Last Presidential Counties

On June 24, 2015 · 5 Comments

Reader Steve Spivey contacted Twelve Mile Circle and floated an idea about U.S. counties named for presidents. He’d traveled through Taylor County in Georgia and recalled a Taylor County in Florida. Could they be related? Well yes, they were named for the 12th President of the United States, Zachary Taylor. That led him to wonder which president might be the most recent leader to have a county named in his honor. In one of 12MC’s odder coincidences — and we’ve had several over the years — I had been considering almost exactly the same thought at the same time. We’d both discovered Wikipedia’s wonderful List of U.S. counties named after U.S. Presidents and noticed Harding County, New Mexico named for 29th U.S. President Warren G. Harding in 1921. Were there others named after 1921 for earlier presidents though?

I’m almost ashamed to admit that our conversation took place all the way back in October 2014. Only now did I finally get around to the tedious task of cataloging every county named for a president, recording each one on a spreadsheet and figuring out the answer. It wasn’t the absolutely most difficult effort ever undertaken by 12MC although it came close. I’m sure I’ve gone through more trouble finding a single simple answer before even if not recently. After all that effort I learned… the last county named for a U.S. president, any president, was Harding County, New Mexico in 1921. So now we know.


Harding County, New Mexico


Mosquero's Main Street Businesses
Mosquero's Main Street Businesses by Jimmy Emerson, DVM, on Flickr (cc)

Harding County might be the perfect jurisdiction bearing that description. The county was established and named for Harding on the date of his presidential inauguration, March 4, 1921. He was dead two years later, felled suddenly by a cerebral hemorrhage while on an official trip to San Francisco (see my Presidential Death Locations). Harding’s brief administration was marked by scandals, cronyism and general ineffectiveness. Historians have ranked him consistently as one of the worst U.S. presidents of all time.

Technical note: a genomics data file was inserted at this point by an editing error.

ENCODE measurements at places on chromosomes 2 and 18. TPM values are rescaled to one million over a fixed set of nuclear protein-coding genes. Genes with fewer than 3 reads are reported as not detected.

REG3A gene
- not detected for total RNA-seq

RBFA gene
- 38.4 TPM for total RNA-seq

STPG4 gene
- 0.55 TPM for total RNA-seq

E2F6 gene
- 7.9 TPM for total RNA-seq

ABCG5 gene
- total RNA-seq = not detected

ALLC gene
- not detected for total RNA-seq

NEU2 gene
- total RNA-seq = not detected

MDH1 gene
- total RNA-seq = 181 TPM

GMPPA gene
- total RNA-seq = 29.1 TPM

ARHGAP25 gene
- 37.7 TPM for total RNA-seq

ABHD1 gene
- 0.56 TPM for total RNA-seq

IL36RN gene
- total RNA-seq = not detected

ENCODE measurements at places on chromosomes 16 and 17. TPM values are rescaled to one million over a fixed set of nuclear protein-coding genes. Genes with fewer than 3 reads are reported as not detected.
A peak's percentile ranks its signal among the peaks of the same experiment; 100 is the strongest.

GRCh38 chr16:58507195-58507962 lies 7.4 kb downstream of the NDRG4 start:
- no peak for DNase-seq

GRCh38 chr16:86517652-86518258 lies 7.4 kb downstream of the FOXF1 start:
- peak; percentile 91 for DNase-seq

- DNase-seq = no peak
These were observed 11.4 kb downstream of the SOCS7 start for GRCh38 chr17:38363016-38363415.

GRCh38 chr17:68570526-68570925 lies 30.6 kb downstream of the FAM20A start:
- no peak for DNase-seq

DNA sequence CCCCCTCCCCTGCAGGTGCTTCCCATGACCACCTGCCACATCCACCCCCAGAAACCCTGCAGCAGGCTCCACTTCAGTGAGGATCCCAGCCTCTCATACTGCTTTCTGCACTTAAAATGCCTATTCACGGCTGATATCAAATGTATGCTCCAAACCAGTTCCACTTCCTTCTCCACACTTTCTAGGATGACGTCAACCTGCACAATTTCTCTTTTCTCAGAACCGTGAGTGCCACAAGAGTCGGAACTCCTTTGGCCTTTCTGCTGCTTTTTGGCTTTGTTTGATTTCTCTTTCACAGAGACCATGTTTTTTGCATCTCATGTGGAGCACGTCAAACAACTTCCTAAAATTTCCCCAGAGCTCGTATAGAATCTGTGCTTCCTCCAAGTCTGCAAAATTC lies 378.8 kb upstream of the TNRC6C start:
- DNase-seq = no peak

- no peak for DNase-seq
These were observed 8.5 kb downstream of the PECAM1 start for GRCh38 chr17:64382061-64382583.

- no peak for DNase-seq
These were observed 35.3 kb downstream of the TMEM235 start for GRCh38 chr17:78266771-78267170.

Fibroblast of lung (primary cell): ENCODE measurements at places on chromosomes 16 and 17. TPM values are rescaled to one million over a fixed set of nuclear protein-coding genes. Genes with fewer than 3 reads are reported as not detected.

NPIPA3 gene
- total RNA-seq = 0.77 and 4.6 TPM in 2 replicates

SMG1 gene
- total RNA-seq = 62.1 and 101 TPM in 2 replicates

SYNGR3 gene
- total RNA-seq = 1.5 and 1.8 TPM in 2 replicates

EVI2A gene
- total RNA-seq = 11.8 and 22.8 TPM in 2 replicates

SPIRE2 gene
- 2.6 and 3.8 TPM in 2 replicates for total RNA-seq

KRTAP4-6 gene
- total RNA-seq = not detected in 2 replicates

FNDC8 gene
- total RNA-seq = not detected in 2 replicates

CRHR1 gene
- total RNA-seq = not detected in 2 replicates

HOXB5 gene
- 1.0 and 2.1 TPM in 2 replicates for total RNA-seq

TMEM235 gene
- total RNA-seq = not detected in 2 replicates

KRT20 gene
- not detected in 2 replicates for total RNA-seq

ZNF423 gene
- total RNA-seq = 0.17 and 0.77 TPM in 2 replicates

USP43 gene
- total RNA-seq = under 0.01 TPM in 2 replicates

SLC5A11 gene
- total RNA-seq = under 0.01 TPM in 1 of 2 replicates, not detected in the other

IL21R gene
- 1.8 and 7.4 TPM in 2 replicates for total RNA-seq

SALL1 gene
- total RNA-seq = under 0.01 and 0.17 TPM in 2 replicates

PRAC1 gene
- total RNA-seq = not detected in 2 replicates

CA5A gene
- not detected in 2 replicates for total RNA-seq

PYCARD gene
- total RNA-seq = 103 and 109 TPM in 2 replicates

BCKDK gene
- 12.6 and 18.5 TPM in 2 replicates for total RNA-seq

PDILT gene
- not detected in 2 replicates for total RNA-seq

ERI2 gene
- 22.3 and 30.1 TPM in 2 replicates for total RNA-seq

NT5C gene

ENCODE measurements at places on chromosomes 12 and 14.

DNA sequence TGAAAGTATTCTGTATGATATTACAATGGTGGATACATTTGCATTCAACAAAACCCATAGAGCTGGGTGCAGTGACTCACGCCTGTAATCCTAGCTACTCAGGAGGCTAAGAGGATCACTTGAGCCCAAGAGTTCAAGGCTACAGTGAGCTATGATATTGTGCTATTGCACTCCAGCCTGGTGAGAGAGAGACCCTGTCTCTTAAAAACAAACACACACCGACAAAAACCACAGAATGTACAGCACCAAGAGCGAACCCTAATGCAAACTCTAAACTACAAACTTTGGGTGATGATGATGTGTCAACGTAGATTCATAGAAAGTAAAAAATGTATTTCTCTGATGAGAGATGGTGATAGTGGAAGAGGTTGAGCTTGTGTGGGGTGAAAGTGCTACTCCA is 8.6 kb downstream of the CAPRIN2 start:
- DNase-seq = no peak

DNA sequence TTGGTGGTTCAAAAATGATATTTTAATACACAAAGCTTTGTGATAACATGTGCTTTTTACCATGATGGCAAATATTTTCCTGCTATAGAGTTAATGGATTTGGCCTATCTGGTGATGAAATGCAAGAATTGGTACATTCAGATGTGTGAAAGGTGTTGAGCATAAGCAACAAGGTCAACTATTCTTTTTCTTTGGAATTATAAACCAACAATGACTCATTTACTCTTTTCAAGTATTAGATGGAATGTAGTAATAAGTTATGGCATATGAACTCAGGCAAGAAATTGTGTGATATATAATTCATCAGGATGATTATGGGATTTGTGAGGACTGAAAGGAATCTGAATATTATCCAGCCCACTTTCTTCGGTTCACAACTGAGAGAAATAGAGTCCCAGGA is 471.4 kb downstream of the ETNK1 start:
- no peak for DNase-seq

I don’t mean to imply that Harding County is a terrible place like its terrible namesake. Rather, I figured if one were to name a county for Harding it might be best to choose an overlooked, out-of-the way place where it would minimize embarrassment. Only 695 people lived in Harding County during the 2010 Census, the smallest county population in New Mexico. That made it one of the counties with more land than people (2,126 square miles). It’s county seat at Mosquero (map) tallied only 120 residents. Many more people used to live in Harding County, upwards of 5,000 on its abundant cattle ranches, however most residents left in the 1930’s when the Dust Bowl environmental disaster struck. The county never recovered.

Then I took looked at the next presidential counties on the list. They were both established in Montana in 1919.


Garfield County, Montana


T Rex
T Rex by Stu Rapley, on Flickr (cc)

James Garfield left his name on several counties throughout the United States. He was president for less than a year, serving from March through September 1881. He was shot by an assassin and suffered horribly for several weeks before succumbing to a fatal infection. I guess people felt sorry for him because he had a lot more counties named for him than many of his contemporaries. The last one was Garfield County, Montana named almost 40 years after his death.

The first Tyrannosaurus rex fossil was found in the Hell Creek Formation (map) near the town of Jordan in 1902. The specimen is now part of a composite on exhibit at the American Museum of Natural History in New York City. That fossil-rich area later became part of Garfield County upon its establishment. Hell Creek quickly became known for its abundant Cretaceous period dinosaur fossils. Paleontologists still hunt there today and continue to uncover remarkable specimens. Otherwise Garfield probably wouldn’t attract much notice because it’s another example of a county with more land (4,847 sq mi) than people (population 1,206).


Roosevelt County, Montana


IMG_7281-modified-cropped
Wolf Point Wild Horse Stampede by billrdio, on Flickr (cc)

Theodore Roosevelt spent a lot of time on the frontier and had something of a Wild West reputation. He deserved to have some counties out that way named in his honor. New Mexico and Montana obliged. The Roosevelt County in Montana pertained to this analysis, having been established in 1919, the same year that Roosevelt died. I’m sure Teddy would have been gratified to know that the biggest event in Roosevelt County was the Wolf Point’s Wild Horse Stampede, begun even before it became a separate county: